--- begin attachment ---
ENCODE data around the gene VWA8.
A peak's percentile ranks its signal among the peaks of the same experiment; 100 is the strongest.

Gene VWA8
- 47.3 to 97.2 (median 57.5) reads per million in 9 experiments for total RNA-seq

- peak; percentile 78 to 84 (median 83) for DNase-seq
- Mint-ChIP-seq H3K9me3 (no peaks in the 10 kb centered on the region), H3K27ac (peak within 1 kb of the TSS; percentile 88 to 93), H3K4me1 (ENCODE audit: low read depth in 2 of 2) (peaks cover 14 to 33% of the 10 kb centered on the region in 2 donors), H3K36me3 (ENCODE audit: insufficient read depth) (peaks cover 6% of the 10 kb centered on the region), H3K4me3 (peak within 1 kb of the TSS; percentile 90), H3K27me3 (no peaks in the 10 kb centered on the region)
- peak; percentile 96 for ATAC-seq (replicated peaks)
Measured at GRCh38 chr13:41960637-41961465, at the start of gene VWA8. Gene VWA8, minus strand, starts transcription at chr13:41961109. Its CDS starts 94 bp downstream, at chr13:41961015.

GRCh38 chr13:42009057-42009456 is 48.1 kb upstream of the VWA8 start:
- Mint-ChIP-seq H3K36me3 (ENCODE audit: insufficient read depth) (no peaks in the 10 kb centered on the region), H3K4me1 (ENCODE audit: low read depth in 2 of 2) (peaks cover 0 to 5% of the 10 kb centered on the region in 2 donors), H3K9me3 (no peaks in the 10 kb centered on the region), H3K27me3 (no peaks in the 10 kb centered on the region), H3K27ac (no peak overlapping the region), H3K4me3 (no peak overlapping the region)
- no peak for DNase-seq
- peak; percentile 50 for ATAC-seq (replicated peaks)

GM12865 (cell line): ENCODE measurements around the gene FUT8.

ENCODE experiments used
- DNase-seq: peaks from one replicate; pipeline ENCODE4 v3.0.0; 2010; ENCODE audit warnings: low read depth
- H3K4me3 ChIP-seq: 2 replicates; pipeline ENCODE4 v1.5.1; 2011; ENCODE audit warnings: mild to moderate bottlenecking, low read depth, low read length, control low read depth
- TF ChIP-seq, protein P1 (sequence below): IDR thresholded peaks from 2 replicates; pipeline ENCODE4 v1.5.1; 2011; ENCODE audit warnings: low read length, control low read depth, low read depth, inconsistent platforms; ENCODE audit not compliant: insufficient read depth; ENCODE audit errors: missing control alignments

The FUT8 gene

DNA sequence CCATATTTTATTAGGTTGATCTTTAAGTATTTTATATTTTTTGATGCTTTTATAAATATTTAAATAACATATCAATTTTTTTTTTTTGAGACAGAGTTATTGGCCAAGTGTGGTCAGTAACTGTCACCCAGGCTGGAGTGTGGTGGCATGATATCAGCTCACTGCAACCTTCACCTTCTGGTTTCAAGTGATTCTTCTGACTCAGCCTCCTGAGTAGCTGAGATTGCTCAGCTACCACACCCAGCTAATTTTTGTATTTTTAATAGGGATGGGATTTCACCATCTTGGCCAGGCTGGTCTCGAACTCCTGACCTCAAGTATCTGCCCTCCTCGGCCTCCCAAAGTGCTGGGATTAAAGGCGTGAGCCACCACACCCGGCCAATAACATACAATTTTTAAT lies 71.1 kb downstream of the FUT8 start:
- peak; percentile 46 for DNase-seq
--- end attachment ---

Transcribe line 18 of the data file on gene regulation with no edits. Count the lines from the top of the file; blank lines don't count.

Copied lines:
The FUT8 gene